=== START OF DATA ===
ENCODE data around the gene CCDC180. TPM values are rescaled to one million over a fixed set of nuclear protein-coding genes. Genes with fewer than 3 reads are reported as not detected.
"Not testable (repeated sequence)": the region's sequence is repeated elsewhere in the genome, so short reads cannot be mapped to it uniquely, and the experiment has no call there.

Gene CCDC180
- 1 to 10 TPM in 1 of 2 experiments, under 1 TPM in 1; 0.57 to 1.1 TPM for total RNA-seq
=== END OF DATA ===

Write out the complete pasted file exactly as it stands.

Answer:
ENCODE data around the gene CCDC180. TPM values are rescaled to one million over a fixed set of nuclear protein-coding genes. Genes with fewer than 3 reads are reported as not detected.
"Not testable (repeated sequence)": the region's sequence is repeated elsewhere in the genome, so short reads cannot be mapped to it uniquely, and the experiment has no call there.

Gene CCDC180
- 1 to 10 TPM in 1 of 2 experiments, under 1 TPM in 1; 0.57 to 1.1 TPM for total RNA-seq